Tailored eHealth Lifestyle Promotion: Which Behavioral Modules Do Users Prefer?

D.N. Schulz*, S.P.J. Kremers, H. de Vries

*Corresponding author for this work

Research output: Contribution to journalArticleAcademicpeer-review


Health risk behaviors are widespread among adults and often co-occur. eHealth computer-tailored technology provides individuals with personalized feedback regarding multiple lifestyle behaviors. First, the authors investigated individuals' preferences for particular lifestyle modules and hypothesised that health preventive behavior modules would be preferred over addictive behavior modules. Second, characteristics associated with these choices were examined. A web-based questionnaire assessed demographics, health status, and five lifestyle behaviors (i.e., physical activity, fruit consumption, vegetable consumption, alcohol intake and tobacco use) among adults (N = 1,828). Responses were translated into a health risk appraisal outlining whether respondents adhered to the national guidelines for these behaviors. Next, respondents could select one of the lifestyle modules providing personalized advice. More than 60% of the participants failed to meet the guidelines for more than one lifestyle behavior. The physical activity module was the most popular, followed by the smoking and fruit modules. Young adults tended to prefer the physical activity and fruit modules, whereas the vegetable module was more popular among older adults. No consistent pattern was identified for the alcohol and smoking modules. The results support the authors' hypothesis that health preventive behaviors-in particular, physical activity-would be preferred. Although this could imply that physical activity could serve as a gateway behavior when aiming at multiple behavior changes, it is also conceivable that other mechanisms, such as the actual success of behavior change, or the fact that people can choose, may increase chances of multiple behavior change. Hence, mechanisms leading to multiple behavior change need to be further explored.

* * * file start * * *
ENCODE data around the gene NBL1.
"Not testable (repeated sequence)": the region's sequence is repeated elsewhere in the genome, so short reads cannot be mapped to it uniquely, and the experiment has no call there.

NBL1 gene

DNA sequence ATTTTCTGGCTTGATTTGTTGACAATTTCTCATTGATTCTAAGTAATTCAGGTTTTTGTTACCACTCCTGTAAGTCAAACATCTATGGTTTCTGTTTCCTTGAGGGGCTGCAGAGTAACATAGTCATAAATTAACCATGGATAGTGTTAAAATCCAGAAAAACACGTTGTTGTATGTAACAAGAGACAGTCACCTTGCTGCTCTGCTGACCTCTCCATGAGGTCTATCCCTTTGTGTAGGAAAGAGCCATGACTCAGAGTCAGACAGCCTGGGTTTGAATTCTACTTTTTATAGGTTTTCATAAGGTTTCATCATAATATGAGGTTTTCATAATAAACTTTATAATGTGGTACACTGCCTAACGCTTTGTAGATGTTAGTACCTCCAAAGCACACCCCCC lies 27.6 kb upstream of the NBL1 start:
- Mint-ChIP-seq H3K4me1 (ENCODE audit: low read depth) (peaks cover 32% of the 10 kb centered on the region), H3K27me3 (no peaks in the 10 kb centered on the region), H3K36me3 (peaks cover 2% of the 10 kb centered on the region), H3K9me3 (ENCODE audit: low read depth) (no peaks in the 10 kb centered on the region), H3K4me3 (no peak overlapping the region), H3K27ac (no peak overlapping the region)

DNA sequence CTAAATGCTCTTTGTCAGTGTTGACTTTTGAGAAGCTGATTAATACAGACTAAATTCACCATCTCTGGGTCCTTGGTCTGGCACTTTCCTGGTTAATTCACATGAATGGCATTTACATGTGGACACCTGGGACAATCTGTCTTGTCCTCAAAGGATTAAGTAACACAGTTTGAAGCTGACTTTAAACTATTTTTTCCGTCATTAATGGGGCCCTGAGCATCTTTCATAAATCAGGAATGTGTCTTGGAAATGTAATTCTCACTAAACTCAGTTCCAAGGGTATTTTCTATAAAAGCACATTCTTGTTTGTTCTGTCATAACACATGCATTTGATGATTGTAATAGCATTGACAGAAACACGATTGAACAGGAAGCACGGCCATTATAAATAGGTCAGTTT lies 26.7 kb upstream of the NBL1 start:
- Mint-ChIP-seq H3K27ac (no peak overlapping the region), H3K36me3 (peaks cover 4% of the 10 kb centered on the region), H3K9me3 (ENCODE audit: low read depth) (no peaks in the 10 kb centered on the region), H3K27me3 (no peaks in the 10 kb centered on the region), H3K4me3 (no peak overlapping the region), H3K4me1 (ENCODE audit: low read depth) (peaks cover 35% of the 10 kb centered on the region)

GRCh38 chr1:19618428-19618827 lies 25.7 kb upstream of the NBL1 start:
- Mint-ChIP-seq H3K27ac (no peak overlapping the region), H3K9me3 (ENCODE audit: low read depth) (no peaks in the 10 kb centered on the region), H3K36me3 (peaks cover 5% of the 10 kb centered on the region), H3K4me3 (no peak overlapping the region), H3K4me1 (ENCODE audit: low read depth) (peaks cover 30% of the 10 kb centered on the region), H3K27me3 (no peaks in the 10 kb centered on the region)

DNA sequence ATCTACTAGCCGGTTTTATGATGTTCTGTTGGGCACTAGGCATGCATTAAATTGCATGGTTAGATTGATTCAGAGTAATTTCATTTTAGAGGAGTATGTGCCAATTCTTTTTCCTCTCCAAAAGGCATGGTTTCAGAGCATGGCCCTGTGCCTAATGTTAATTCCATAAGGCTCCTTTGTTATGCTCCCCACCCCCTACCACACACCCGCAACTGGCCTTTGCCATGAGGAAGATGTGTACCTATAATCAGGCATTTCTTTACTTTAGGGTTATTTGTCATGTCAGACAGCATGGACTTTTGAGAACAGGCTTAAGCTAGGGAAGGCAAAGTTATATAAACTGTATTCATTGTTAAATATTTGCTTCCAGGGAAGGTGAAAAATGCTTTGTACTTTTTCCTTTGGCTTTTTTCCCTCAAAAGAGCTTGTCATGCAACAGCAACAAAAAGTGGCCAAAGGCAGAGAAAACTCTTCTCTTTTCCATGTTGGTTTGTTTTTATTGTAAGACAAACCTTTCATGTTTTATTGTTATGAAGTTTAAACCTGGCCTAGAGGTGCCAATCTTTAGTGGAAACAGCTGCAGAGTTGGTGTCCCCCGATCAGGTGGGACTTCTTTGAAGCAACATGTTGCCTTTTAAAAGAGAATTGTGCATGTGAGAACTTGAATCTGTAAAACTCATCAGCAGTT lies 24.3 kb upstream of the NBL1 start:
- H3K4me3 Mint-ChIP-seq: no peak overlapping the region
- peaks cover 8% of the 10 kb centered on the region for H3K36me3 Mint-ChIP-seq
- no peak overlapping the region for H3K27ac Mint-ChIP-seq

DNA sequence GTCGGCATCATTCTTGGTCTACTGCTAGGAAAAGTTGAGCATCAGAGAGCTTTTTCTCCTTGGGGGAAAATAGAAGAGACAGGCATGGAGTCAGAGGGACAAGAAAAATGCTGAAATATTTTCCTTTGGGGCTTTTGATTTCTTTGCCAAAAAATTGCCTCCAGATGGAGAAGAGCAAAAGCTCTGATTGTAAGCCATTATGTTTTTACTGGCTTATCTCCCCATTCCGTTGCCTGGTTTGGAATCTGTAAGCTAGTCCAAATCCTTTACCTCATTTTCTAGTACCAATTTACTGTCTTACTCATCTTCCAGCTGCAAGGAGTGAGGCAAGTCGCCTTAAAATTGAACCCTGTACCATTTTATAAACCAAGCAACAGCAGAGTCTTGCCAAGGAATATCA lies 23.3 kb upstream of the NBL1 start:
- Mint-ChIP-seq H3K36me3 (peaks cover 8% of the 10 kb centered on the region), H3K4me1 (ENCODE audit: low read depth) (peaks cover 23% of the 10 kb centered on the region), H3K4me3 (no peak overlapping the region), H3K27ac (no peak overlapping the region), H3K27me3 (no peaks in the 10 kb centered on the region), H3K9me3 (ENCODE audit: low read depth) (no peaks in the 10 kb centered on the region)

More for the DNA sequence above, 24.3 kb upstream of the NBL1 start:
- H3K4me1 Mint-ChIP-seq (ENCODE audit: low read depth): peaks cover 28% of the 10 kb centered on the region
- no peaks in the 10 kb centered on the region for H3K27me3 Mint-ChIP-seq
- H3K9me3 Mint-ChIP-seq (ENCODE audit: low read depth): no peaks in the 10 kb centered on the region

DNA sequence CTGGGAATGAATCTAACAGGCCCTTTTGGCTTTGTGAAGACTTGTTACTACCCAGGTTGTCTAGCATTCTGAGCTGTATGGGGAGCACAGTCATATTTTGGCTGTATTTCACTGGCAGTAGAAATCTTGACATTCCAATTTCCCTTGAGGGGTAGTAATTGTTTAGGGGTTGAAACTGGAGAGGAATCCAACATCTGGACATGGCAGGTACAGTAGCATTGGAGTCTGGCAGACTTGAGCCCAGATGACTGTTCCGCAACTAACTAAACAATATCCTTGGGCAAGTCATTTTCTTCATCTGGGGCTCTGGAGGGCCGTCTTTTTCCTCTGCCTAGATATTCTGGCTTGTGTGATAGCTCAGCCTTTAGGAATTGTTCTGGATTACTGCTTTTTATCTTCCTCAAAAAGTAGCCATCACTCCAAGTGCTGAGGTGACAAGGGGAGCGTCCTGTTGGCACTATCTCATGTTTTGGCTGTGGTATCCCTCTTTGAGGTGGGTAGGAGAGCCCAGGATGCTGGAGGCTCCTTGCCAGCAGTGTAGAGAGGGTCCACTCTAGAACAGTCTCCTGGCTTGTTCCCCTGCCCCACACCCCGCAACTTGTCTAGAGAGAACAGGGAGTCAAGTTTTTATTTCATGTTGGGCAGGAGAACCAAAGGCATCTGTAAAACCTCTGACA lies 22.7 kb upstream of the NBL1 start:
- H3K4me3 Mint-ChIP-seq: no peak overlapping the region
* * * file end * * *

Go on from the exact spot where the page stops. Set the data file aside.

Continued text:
Original languageEnglish
Pages (from-to)663-672
Number of pages10
JournalJournal of Health Communication : International Perspectives
Issue number6
Publication statusPublished - 3 Jun 2015



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